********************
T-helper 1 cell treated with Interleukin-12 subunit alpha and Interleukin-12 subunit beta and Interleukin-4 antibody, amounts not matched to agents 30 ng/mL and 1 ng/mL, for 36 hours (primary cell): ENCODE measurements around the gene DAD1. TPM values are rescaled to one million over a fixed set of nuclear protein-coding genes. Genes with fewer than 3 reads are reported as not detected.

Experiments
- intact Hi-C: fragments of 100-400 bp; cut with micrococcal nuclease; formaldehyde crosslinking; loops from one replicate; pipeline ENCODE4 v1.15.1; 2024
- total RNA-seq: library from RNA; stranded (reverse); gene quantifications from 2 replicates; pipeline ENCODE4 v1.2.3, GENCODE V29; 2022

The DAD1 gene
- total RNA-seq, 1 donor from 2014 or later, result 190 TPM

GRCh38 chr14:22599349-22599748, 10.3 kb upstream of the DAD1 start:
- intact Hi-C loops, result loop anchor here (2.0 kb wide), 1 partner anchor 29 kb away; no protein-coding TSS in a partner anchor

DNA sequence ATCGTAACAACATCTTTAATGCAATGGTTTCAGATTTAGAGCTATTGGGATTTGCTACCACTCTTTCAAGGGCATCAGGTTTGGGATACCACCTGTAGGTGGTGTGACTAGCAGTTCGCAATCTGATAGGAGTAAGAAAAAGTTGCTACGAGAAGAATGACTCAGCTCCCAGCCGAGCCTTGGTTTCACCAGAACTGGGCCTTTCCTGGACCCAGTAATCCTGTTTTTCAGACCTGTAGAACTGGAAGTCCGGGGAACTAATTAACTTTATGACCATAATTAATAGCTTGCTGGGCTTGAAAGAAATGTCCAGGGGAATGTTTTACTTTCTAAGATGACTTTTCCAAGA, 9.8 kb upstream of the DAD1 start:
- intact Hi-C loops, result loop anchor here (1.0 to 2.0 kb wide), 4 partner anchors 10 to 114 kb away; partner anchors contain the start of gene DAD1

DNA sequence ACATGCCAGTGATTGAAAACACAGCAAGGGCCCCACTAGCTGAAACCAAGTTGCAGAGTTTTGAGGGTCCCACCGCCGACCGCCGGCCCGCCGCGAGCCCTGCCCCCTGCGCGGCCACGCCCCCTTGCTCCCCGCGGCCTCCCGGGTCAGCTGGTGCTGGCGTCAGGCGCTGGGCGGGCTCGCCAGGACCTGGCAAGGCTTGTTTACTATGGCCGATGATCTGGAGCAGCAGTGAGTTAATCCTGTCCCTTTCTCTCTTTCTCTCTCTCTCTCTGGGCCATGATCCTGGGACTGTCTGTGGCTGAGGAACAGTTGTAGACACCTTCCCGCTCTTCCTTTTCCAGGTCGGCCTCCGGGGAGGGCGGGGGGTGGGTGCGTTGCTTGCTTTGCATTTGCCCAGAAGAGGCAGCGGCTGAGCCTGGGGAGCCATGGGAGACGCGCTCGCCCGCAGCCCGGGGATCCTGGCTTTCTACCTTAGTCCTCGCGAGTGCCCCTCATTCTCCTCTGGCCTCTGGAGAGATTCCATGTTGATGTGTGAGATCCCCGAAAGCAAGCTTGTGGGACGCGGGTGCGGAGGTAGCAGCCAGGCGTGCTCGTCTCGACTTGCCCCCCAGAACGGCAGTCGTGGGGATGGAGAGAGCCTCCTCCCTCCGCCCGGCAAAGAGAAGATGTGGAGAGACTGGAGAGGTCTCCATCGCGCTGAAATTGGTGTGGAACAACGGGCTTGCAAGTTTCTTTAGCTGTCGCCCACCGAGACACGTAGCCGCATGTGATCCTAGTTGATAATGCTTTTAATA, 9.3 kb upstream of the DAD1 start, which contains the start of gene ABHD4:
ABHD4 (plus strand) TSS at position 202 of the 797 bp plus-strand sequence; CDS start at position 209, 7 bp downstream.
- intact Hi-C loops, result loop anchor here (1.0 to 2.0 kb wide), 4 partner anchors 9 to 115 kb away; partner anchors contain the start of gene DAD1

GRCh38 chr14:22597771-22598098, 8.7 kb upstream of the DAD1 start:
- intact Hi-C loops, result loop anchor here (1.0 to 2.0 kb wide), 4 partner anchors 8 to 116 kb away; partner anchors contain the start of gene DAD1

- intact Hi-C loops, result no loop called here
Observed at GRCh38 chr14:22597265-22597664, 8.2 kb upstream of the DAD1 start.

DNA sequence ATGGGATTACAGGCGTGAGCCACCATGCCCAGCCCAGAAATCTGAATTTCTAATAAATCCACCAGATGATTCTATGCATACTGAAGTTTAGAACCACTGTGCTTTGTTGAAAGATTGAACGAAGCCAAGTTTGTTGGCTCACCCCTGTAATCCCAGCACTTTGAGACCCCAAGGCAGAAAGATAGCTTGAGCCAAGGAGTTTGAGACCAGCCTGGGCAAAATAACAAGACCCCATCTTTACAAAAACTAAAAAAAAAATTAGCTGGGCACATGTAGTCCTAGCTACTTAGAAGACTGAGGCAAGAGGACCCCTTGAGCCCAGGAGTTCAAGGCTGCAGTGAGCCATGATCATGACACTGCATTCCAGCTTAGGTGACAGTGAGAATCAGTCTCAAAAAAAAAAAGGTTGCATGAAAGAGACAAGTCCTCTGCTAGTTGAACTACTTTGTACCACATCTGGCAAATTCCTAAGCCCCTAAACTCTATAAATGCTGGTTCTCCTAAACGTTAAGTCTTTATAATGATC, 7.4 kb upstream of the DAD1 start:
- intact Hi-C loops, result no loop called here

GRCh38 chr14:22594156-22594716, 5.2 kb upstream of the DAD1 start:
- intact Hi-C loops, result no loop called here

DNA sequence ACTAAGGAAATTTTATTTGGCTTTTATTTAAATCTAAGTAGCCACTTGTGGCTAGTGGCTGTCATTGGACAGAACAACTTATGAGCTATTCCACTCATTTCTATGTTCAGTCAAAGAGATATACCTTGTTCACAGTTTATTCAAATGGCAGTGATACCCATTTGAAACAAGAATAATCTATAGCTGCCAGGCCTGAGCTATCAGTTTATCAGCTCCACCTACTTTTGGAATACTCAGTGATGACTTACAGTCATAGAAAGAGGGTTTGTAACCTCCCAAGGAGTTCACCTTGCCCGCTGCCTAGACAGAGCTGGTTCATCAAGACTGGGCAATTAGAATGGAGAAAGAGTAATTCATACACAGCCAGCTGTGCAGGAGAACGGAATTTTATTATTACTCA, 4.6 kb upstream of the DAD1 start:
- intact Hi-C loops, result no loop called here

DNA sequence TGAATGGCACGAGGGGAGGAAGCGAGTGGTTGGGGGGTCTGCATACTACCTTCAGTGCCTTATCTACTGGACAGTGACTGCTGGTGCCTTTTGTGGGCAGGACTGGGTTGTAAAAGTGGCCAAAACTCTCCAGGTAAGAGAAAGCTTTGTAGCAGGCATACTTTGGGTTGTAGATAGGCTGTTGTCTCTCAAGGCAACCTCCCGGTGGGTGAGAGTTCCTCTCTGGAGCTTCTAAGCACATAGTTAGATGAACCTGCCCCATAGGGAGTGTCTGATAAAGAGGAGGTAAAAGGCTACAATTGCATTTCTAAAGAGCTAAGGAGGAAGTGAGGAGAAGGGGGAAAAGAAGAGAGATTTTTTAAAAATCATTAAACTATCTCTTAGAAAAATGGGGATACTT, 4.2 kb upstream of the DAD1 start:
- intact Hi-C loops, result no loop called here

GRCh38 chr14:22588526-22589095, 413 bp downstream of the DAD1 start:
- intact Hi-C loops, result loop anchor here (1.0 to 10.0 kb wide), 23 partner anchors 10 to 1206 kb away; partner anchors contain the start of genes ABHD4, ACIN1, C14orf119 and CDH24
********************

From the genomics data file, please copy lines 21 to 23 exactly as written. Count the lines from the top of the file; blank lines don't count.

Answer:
- intact Hi-C loops, result no loop called here

DNA sequence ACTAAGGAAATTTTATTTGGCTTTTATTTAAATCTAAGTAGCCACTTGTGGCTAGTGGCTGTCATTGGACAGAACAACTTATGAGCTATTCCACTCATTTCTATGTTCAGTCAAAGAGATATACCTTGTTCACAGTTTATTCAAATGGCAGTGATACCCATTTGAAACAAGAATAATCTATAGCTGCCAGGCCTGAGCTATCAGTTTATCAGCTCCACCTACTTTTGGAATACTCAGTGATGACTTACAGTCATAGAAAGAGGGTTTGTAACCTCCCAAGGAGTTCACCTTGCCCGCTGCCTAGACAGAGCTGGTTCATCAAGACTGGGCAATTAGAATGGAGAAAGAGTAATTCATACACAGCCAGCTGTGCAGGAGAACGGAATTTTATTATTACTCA, 4.6 kb upstream of the DAD1 start:
- intact Hi-C loops, result no loop called here